This article was published on January 14, 2022

Your childhood dreams aren’t dead yet: NASA needs more astronauts

I'm ready

Your childhood dreams aren’t dead yet: NASA needs more astronauts Image by: Amina Filkins/Pixabay (edited)

Your childhood dreams may have been crushed, but NASA could still fulfill them.

According to a new report discovered by, the space agency may soon need more astronauts — and you could be one of them. Possibly.

The report reveals that NASA’s astronaut corps has shrunk from nearly 150 people to just 44. As the agency prepares to send humans to the Moon and Mars, officials are concerned that this cadre is too small.

These concerns have been bubbling for some time. In March 2020, NASA announced that it needed new explorers to cover its expanding range of missions.

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The space agency is yet to launch its next recruitment drive, but it’s only a matter of time before the job ads are posted.

I’m already dusting off my resume and rewatching Armaggedon in preparation for my interview. I’ve also been forensically analyzing NASA’s astronaut requirements to give you a chance of joining me in space.

A changing role

NASA’s job requirements have changed dramatically since the first astronauts were recruited in 1959.

That could be to your advantage. Many of today’s space cadets wouldn’t have stood a chance back then.

All seven of the original apprentices were military test pilots, a requirement President Eisenhower introduced to simplify the selection process.

A "space cheeseburger" is seen floating inside the International Space Station with Expedition 50 flight engineer Peggy Whitson of NASA in the background
Waiter, waiter, there’s a tortilla in my space cheeseburger. Credit: NASA Johnson

The applicants needed a minimum of 1,500 hours flying time and a bachelor’s degree or equivalent. They also had to be under 40-years-old, in excellent physical condition, and shorter than 5-foot-11.

This left a pool of just 108 men from the Air Force, Navy, and Marines. A range of examinations whittled that down to a final seven.

Today’s recruits have been spared some of these demands. But they also have to fulfill some new ones.

The application process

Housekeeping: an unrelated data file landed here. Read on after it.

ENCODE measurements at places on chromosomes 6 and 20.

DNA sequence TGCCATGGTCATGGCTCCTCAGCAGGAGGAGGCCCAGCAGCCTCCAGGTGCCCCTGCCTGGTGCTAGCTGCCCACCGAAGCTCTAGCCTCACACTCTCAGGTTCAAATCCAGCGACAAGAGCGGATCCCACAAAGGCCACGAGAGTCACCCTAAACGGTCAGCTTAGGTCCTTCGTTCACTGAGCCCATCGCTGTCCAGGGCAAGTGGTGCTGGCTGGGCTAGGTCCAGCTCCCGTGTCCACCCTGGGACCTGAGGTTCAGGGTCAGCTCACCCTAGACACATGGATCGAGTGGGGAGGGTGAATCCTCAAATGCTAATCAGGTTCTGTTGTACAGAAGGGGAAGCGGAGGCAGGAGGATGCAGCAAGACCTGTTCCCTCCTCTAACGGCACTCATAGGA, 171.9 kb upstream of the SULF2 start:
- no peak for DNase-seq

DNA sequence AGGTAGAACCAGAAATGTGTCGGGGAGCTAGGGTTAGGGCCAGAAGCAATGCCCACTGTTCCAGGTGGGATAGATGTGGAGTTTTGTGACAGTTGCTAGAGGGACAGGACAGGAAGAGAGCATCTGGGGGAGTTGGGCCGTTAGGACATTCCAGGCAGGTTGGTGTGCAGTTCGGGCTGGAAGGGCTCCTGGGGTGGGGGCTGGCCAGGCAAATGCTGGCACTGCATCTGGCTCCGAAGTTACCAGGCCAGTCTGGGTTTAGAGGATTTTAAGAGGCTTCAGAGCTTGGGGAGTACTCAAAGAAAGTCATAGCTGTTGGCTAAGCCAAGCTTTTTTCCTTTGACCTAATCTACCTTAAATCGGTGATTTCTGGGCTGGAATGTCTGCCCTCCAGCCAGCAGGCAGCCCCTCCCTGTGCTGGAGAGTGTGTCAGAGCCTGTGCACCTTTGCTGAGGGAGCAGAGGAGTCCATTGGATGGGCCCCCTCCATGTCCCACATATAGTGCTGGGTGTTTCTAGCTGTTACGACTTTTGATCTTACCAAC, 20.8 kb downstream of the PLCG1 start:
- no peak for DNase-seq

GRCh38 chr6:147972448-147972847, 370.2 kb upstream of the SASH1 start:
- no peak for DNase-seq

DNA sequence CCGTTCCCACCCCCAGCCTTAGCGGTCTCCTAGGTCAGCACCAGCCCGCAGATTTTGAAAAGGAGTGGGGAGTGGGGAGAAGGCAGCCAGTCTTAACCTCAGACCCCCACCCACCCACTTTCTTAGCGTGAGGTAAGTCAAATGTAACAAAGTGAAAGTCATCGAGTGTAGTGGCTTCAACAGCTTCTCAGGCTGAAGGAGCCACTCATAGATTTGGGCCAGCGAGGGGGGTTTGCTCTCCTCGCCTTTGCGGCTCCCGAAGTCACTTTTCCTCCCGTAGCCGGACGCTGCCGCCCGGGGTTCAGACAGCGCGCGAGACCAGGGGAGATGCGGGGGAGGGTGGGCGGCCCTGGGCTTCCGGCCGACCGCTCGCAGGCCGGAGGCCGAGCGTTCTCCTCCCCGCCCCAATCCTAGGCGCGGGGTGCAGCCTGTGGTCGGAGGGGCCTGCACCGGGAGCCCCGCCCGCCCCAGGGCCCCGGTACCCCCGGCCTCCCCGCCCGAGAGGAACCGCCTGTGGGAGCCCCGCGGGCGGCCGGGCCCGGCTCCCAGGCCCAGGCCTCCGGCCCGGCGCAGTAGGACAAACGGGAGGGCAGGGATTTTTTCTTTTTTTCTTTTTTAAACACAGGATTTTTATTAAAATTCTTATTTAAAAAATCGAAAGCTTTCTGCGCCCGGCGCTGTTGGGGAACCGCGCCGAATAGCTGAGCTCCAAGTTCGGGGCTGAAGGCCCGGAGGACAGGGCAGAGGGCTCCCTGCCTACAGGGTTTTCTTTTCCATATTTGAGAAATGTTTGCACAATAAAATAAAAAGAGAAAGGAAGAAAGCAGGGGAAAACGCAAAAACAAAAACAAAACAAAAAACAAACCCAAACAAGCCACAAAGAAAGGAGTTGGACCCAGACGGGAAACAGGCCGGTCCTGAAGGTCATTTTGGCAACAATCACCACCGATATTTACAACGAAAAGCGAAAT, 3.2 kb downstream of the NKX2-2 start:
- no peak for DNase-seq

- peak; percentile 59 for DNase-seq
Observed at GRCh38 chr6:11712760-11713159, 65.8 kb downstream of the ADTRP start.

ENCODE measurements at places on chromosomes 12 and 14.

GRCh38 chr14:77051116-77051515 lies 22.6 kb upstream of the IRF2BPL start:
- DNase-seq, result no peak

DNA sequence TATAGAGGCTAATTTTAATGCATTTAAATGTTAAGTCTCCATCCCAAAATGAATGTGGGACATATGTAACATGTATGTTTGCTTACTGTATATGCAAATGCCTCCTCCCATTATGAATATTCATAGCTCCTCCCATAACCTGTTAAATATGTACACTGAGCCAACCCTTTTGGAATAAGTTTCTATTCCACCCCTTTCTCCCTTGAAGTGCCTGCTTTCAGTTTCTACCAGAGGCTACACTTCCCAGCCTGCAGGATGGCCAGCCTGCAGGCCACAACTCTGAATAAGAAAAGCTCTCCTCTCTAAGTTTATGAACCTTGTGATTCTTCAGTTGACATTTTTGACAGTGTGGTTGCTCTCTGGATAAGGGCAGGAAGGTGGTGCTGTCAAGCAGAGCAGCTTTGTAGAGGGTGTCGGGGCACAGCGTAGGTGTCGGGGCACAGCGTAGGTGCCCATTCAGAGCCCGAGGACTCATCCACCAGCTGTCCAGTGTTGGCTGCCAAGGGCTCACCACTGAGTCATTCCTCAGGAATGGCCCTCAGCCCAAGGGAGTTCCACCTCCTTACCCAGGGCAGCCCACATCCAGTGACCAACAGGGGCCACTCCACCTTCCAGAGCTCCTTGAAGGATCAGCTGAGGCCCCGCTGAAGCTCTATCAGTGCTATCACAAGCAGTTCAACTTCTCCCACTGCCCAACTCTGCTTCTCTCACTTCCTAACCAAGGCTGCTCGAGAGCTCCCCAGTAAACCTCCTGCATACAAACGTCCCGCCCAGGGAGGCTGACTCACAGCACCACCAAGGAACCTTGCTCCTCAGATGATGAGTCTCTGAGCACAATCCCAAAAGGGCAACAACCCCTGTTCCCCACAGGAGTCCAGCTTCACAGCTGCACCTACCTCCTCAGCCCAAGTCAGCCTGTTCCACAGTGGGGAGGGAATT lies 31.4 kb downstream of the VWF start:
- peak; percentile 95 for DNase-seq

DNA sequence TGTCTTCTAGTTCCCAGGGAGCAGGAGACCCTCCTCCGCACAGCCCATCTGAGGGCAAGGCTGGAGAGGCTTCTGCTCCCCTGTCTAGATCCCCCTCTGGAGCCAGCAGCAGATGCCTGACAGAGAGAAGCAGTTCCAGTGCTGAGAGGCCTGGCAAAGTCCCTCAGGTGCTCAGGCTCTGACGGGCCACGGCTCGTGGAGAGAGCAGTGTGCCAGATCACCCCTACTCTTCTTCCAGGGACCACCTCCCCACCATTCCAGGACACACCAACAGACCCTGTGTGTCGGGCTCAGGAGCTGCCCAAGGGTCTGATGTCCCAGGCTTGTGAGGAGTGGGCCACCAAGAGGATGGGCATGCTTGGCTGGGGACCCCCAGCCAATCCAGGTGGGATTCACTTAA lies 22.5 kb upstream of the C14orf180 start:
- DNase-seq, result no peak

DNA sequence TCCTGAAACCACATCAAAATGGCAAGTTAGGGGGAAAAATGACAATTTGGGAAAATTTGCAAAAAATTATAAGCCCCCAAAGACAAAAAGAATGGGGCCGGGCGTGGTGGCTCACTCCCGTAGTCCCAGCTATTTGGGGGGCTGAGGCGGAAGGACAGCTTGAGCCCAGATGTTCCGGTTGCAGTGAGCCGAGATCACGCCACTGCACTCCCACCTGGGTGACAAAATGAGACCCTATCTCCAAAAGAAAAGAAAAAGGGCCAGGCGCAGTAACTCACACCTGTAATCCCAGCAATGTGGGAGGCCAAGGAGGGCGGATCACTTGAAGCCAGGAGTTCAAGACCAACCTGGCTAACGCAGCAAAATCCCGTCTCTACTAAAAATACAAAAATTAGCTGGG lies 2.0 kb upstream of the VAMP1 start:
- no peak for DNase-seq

The 2021 recruits — the first new class in four years — had to be US citizens.

If, like me, you’re a dirty foreigner, there are various convoluted paths to citizenship. This being America, the quickest route is becoming filthy rich.

The candidates also needed a master’s degree in a STEM-related field or one of the following:

  • Two years of work toward a doctoral program in a related science, technology, engineering, or math field
  • A completed Doctor of Medicine or Doctor of Osteopathic Medicine degree
  • Completion (or enrollment that would result in completion by June 2021) of a nationally recognized test pilot school program

Flying experience, however, was no longer essential. The program required either two years of relevant professional experience or 1,000 hours of flight time in command of a jet aircraft.

Space friends are forever
Space friends are forever. Credit: Thomas Pesquet

There was also no longer an age or height limit — but the finalists did have to pass a rigorous physical.

This included testing for 20/20 vision and measurements for the spacecraft and spacesuit. Applicants also had to be free of medical conditions that could cause issues in spaceflight.

It’s a long list of requirements, but NASA plans to broaden the pool of future talent.

I believe I can fly

The class of 2021 was chosen from a field of more than 12,000 applicants.

The 10 recruits range in age from 32 to 45. Every candidate possesses enviable academic qualifications, although not all of them are stereotypical space nerds.

While the crop includes Air Force majors and NASA aerospace engineers, some of them are merely brilliant scientists.

I’m hoping NASA drops the entry standards for the next class. With crewed missions to Mars on the horizon, space wars brewing, and Elon Musk planning to make us an interplanetary species, there’s never been a better time to become an astronaut.

I look forward to toasting our future trips through space. The first glass of recycled urine is on me.

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